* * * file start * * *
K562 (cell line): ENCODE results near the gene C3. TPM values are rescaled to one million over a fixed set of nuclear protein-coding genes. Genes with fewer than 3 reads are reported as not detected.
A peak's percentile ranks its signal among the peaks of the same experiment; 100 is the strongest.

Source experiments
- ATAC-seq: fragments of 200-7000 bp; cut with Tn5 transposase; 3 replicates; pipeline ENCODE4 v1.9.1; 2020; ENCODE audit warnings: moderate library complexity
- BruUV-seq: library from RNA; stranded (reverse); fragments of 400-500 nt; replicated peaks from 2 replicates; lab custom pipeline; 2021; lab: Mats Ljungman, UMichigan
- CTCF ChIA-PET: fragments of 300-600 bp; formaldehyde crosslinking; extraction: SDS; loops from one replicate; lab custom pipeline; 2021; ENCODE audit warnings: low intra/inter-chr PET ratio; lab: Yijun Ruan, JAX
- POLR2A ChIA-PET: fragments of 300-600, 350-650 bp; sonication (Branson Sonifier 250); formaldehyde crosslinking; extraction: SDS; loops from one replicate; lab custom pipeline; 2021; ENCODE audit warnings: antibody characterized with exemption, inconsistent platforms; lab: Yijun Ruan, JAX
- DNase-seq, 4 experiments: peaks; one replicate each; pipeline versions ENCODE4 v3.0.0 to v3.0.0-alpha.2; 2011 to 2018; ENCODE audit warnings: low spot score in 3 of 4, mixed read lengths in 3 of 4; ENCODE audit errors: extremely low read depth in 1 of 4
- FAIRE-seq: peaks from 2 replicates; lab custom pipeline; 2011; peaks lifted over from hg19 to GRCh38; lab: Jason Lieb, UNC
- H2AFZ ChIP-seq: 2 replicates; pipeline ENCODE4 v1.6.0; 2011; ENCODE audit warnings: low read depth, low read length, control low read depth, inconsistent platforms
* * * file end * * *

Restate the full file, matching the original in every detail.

K562 (cell line): ENCODE results near the gene C3. TPM values are rescaled to one million over a fixed set of nuclear protein-coding genes. Genes with fewer than 3 reads are reported as not detected.
A peak's percentile ranks its signal among the peaks of the same experiment; 100 is the strongest.

Source experiments
- ATAC-seq: fragments of 200-7000 bp; cut with Tn5 transposase; 3 replicates; pipeline ENCODE4 v1.9.1; 2020; ENCODE audit warnings: moderate library complexity
- BruUV-seq: library from RNA; stranded (reverse); fragments of 400-500 nt; replicated peaks from 2 replicates; lab custom pipeline; 2021; lab: Mats Ljungman, UMichigan
- CTCF ChIA-PET: fragments of 300-600 bp; formaldehyde crosslinking; extraction: SDS; loops from one replicate; lab custom pipeline; 2021; ENCODE audit warnings: low intra/inter-chr PET ratio; lab: Yijun Ruan, JAX
- POLR2A ChIA-PET: fragments of 300-600, 350-650 bp; sonication (Branson Sonifier 250); formaldehyde crosslinking; extraction: SDS; loops from one replicate; lab custom pipeline; 2021; ENCODE audit warnings: antibody characterized with exemption, inconsistent platforms; lab: Yijun Ruan, JAX
- DNase-seq, 4 experiments: peaks; one replicate each; pipeline versions ENCODE4 v3.0.0 to v3.0.0-alpha.2; 2011 to 2018; ENCODE audit warnings: low spot score in 3 of 4, mixed read lengths in 3 of 4; ENCODE audit errors: extremely low read depth in 1 of 4
- FAIRE-seq: peaks from 2 replicates; lab custom pipeline; 2011; peaks lifted over from hg19 to GRCh38; lab: Jason Lieb, UNC
- H2AFZ ChIP-seq: 2 replicates; pipeline ENCODE4 v1.6.0; 2011; ENCODE audit warnings: low read depth, low read length, control low read depth, inconsistent platforms